• Columns 

    This Month in Comics: A Wrap Up of the Best and Worst of January

    By | January 31st, 2010
    Posted in Columns | % Comments

    January’s wrap up of the best in comics falls on yours truly this month, and I’m glad it came to me. This was a month of high highs and low lows, some huge moments, incredible work by writers and artists, and it was an exceptional month in comics overall.

    Check out my choices for Best Book, Best Writer, Best Artist and more from the month of January after the jump.

    Best Book of the Month/Best New Book: Joe the Barbarian

    This was an insanely competitive month for Best Issue. I mean, look at the competition: Vertigo titans like Daytripper, DMZ and The Unwritten, reinvigorated favorites like Ultimate Comics Spider-Man and Fantastic Four, and even new favorites like Stumptown.

    Yet Grant Morrison and Sean Murphy’s debut issue of their Vertigo mini Joe the Barbarian was impossible to deny. This issue featured phenomenally restrained yet high concept writing from Morrison and art that was so good it made even the biggest skeptics turn and pay attention. Very rarely does a debut turn out so well, but much like the first episode of Lost, Vampire Weekend’s debut album, and Ichiro Suzuki’s first year for the Seattle Mariners, this release was both the best of the rookie class and of everyone. Exceptional work from all involved.

    Runners Up: Ultimate Comics Spider-Man, The Unwritten, Stumptown, Fantastic Four, Daytripper, DMZ

    Worst Book of the Month/Worst Artist of the Month: X-Force/Clayton Crain

    Generally speaking, when you are reading a comic and regularly wondering exactly what is happening on a page, that’s not a good sign. I found myself routinely questioning who a character was, what they were doing, and being confused while reading the latest issue of X-Force. Typically an entertaining book that is almost entirely action oriented (save the exceptional recent X-23 issues), this issue wasn’t much different.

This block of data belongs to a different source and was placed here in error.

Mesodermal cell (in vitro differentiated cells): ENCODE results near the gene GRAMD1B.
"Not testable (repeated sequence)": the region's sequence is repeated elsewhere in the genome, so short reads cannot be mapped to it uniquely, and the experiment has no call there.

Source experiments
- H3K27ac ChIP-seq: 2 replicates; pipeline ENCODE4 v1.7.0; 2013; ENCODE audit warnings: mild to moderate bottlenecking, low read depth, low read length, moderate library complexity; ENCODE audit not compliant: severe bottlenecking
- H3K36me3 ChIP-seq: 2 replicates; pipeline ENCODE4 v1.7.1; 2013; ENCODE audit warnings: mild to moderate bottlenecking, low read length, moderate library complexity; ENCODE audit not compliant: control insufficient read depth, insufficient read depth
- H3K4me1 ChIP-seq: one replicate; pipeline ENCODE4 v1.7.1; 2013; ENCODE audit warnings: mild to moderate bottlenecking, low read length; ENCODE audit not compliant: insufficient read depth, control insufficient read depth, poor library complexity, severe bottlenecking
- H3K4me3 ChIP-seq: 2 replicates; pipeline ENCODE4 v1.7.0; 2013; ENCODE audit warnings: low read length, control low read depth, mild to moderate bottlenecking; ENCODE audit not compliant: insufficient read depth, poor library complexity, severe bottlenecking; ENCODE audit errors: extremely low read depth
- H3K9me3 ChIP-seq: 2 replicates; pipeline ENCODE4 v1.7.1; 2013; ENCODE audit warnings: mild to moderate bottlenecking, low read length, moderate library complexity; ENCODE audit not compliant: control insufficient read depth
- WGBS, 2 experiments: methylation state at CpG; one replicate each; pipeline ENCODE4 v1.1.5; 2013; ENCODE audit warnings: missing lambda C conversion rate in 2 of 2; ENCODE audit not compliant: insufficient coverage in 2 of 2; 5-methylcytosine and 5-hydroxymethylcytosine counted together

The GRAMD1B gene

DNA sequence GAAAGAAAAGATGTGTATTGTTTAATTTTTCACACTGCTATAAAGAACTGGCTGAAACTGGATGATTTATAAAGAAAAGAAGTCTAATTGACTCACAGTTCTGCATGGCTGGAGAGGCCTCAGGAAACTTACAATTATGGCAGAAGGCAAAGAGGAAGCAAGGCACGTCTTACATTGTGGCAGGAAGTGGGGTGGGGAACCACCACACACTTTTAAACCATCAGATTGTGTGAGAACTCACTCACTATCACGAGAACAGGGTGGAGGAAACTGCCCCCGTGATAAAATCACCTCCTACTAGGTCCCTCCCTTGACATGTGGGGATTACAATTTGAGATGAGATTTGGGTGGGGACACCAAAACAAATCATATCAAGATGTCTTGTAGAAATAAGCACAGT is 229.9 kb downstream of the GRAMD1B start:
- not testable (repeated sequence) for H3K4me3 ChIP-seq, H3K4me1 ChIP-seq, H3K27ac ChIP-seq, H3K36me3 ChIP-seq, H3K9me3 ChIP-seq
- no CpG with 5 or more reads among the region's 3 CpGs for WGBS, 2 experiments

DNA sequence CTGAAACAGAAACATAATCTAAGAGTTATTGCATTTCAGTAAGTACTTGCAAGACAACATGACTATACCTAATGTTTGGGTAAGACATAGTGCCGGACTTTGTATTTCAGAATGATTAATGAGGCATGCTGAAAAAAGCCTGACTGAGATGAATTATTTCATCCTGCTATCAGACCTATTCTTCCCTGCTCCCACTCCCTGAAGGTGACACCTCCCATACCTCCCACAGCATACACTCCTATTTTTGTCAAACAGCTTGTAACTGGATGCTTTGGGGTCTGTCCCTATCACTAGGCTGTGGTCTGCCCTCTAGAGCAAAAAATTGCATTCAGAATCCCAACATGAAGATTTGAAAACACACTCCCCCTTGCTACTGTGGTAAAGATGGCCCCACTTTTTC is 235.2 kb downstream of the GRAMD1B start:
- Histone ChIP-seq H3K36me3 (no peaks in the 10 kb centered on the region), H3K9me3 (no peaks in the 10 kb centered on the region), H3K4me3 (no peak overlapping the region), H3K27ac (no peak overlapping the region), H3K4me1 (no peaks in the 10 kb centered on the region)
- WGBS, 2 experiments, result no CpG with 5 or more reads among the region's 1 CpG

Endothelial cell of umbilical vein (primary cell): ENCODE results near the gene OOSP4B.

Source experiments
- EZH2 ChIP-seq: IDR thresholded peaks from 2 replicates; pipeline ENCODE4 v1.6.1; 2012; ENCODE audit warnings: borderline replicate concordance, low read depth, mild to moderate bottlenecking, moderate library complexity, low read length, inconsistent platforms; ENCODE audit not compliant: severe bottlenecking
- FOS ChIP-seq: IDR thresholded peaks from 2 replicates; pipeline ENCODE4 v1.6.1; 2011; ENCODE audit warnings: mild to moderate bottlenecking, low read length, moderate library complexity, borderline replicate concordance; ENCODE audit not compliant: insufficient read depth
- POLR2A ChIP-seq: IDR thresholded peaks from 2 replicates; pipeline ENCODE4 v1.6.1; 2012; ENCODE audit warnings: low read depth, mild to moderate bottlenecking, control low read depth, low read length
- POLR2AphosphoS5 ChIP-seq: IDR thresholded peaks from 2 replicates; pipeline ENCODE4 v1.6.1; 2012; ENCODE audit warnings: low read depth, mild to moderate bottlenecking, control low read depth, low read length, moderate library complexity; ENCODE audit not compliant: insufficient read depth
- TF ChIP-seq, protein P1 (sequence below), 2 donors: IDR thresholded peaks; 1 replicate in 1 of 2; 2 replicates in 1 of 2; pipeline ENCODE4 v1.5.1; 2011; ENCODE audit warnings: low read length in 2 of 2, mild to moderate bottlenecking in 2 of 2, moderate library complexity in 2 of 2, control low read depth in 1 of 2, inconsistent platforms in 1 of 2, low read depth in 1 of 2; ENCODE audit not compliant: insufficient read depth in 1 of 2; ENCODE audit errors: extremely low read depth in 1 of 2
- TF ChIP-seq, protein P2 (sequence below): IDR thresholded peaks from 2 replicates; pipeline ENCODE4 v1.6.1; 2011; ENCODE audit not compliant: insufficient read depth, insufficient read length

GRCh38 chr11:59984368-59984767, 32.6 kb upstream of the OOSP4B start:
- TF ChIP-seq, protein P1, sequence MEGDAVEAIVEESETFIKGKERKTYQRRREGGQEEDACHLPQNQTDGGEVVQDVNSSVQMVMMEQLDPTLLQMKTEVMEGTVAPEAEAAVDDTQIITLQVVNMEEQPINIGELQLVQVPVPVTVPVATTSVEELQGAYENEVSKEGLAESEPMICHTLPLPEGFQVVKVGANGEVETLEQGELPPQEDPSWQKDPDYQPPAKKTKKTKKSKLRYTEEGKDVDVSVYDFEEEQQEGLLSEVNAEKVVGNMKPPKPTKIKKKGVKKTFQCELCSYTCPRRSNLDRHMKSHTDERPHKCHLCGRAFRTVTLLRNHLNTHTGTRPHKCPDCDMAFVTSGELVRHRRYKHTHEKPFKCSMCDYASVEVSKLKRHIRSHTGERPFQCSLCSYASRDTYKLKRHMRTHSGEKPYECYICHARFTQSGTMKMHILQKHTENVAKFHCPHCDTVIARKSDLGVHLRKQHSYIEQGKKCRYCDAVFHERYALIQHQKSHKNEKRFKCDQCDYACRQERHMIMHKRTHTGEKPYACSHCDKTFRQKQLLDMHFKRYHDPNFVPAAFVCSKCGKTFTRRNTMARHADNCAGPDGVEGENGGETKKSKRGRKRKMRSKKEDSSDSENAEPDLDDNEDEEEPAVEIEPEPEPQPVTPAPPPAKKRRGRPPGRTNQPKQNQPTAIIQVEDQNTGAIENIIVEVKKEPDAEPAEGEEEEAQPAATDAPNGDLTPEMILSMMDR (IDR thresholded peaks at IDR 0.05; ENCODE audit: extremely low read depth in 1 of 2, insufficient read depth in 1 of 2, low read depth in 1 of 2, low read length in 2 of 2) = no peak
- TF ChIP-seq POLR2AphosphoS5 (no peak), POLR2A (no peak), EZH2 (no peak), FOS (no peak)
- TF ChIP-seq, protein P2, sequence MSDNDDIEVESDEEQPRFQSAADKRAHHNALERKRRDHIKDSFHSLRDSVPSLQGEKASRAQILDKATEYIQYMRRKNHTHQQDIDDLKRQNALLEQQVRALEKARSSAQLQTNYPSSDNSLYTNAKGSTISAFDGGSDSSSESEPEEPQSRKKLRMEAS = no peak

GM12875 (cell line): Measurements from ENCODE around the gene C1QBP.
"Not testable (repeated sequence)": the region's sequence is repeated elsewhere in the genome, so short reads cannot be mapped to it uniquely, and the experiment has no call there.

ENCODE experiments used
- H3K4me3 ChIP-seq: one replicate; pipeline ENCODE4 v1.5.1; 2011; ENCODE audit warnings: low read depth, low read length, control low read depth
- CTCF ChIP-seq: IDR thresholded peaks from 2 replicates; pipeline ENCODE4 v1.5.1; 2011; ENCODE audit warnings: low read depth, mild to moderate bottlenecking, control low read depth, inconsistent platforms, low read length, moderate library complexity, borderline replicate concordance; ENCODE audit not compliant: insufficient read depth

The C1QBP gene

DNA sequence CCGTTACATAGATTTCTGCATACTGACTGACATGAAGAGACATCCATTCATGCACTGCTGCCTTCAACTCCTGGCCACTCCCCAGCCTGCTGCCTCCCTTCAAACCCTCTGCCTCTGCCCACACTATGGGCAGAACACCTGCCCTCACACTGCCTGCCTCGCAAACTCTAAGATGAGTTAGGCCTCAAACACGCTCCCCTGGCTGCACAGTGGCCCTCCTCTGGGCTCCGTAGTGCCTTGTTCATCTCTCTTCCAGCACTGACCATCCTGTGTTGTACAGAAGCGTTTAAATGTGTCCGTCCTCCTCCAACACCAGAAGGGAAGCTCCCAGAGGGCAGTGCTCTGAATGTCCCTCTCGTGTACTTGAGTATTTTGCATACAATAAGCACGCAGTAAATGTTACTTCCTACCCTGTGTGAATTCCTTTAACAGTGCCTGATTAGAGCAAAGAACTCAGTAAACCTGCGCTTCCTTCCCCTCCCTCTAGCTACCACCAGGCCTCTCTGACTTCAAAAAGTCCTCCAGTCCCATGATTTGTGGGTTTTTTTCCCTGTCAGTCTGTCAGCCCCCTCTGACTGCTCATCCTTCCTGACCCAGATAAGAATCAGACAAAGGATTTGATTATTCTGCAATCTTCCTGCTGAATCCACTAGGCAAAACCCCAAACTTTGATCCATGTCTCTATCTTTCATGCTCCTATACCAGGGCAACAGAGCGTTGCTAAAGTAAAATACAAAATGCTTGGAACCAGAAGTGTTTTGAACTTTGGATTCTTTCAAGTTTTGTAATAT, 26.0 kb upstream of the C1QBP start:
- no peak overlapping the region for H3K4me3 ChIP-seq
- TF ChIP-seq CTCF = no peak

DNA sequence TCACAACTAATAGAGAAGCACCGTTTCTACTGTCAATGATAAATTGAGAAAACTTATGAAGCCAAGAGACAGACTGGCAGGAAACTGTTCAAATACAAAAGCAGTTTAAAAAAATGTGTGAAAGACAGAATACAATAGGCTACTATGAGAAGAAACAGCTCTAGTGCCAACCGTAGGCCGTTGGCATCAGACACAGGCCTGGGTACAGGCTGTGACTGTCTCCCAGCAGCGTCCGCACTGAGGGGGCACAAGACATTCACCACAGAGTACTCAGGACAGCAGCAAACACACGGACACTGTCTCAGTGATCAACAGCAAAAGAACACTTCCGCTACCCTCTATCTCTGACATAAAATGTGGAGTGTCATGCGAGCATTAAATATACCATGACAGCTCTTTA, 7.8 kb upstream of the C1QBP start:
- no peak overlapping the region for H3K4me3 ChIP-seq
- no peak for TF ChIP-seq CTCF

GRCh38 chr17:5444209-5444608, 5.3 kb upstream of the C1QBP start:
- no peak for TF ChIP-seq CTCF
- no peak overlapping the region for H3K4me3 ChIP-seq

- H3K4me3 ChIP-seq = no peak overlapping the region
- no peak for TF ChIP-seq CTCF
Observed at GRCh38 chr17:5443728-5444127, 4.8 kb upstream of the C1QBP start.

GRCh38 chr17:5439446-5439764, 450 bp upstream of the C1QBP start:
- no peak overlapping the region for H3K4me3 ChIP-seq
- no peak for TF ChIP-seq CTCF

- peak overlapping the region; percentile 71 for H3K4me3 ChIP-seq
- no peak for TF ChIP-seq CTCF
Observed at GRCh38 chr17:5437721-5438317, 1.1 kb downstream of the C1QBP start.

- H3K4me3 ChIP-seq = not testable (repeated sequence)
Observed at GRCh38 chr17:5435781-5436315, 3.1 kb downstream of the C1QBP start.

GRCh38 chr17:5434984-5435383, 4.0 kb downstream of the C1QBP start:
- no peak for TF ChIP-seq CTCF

Where it failed mostly was horrendous art from Clayton Crain. I normally don’t particularly enjoy his art (Mike Choi is so much better), but this issue was a cataclysmically bad even for him. It was a complete mess of an issue with some of the worst art I’ve seen this side of Larry Stroman. It’s a shame too. I enjoy Crain’s figure work, I just think he is a very, very poor storyteller who cannot frame a shot or convey situations well at all.

    Runners Up: Cable, PunisherMAX

    Best Scene of the Month: The Last Page of DMZ #49

    I’m not going to go into any details. Just read the damn comic. The last page of the most recent issue of Brian Wood and Ricardo Burchielli’s phenomenal Vertigo series was shocking and probably the biggest game changer of any moment in any title in recent memory. It was a hell of a thing.

    Runner Up: Playland is evacuated in Joe the Barbarian

    Worst Scene of the Month: The Punisher vs. Wilson Fisk vs. Naked Woman in PunisherMAX

    While I didn’t quite respond quite like Dan Phillips did in his IGN review of PunisherMAX #3 (I could only describe it as abject terror), I was really off put with this scene. I mean come on, did this scene really need to happen like it did? Naked Mamma Cesare fighting The Punisher and Wilson Fisk for any length of time is disturbing, but the nude aspect just didn’t seem necessary save for the sake of being controversial. But that’s me…and evidently Dan Phillips.